I finally saw the movie "2012" tonight; a movie about the end of the world based on a prediction from the ending of the Mayan Calendar. I was first repulsed by the typical "escape near death experiences a million times in a minute scenes," until the heart and message of the movie began to appear.
Basically, the world is ending in a matter of years and national governments begin to plan for it by building these ships to save a handful of people in order to continue the human race. The 7 ships will hold a total of 400,000 people which is a handful compared to the 6 billion people on the planet.
The big question that begins to emerge in the movie is "How is it decided who gets a ticket?" onto one of these ships. By the way, the tickets are called "green cards." Coincidence, I think not. It becomes clear to the goodhearted people in the movie that green cards are being sold to the wealthy of different countries at 2 billion Euros a seat. As they board the ships and close the doors, thousands of people are screaming on the other side of the gate because they know they are about to die. Even the Asian workers who built the ships are not allowed in. "Adrian" walks into his room on the ship, and is indignant that he is given a private room when 10 more people could be crammed in. That for the sake of his luxury, people will die needlessly. Even in the face of death, the powers that be are considering their luxury.
What a commentary on the world we live in?! Hundreds of thousands of people are starving and dying all around us everyday while we enjoy our luxuries. The fact that I am not indignant that I got to go out for a $5 cup of ice cream while someone died of hunger today sheds light on my own character. The fact that we close our borders to people who need our help because they do not have a "green card" sheds light on the character of the nation we live in.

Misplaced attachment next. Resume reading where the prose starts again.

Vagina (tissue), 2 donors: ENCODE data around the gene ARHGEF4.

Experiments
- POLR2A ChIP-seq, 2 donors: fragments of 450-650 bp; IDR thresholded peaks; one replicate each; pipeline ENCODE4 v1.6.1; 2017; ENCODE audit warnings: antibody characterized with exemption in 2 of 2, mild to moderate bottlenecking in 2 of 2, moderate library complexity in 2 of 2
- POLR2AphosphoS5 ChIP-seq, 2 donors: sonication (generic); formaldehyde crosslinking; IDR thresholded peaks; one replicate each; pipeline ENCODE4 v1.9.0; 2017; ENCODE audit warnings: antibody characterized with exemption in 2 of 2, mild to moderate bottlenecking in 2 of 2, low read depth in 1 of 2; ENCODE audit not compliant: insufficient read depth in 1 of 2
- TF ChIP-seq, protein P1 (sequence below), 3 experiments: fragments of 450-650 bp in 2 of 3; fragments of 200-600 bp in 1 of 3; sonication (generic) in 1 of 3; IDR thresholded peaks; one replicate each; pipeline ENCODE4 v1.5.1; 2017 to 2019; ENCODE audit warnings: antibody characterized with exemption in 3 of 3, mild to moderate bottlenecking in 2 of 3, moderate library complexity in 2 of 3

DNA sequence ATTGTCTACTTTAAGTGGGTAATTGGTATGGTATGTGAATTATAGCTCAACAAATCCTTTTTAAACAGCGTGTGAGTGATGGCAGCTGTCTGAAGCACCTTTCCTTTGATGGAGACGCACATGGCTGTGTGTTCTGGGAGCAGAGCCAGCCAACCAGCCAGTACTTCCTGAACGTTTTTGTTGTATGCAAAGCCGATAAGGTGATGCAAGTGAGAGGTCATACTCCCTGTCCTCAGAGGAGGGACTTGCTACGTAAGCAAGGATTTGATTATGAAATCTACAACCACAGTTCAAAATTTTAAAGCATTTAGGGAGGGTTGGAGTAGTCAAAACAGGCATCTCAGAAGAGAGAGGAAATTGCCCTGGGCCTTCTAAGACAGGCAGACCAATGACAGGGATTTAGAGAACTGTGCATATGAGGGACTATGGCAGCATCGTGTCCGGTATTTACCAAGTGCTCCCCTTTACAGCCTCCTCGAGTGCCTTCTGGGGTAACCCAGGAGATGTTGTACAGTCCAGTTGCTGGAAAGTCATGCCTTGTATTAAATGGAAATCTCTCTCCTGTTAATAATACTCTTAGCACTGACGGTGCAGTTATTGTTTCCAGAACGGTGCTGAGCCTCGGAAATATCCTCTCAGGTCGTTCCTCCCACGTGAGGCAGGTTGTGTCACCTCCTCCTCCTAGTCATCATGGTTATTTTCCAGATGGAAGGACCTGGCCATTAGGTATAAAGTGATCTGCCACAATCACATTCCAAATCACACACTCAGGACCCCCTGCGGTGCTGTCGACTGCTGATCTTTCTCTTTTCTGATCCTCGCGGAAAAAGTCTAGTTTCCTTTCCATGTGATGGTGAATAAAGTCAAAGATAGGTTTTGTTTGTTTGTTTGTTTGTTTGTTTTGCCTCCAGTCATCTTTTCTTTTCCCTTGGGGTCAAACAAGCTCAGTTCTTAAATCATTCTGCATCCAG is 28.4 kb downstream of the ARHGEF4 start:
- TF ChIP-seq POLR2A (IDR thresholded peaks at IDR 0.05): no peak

It was the personal stories of the movie that got me. Families dying together, children saying goodbye to parents, fathers calling their sons to wish them well, and so on...these stories broke my heart. When will the priviledged few (I am in this group) look beyond themselves, or even their nation, to the world around them as one people in need of salvation? We have ALL THE MEANS to make it happen!
If you are an American you are in the top 2% of the richest people in the world, regardless if you make minimum wage. Please, let us help!
"When a poor person dies of hunger, it has not happened because God did not take care of him or her. It has happened because neither you nor I wanted to give that person what he or she needed." - Mother Theresa
Kenneth and Kristi Williams
The Williams Family
Kenneth and Kristi
Nevaeh, 18 years old
Rikot, 17 years old
Ezra, 17 years old
Zion, 15 years old
Izzy, 14 years old
Selah, 11 years
Acuka, 10 years
Benaiah, 7 years
Jubal, 4 years
Jireh, 10 months
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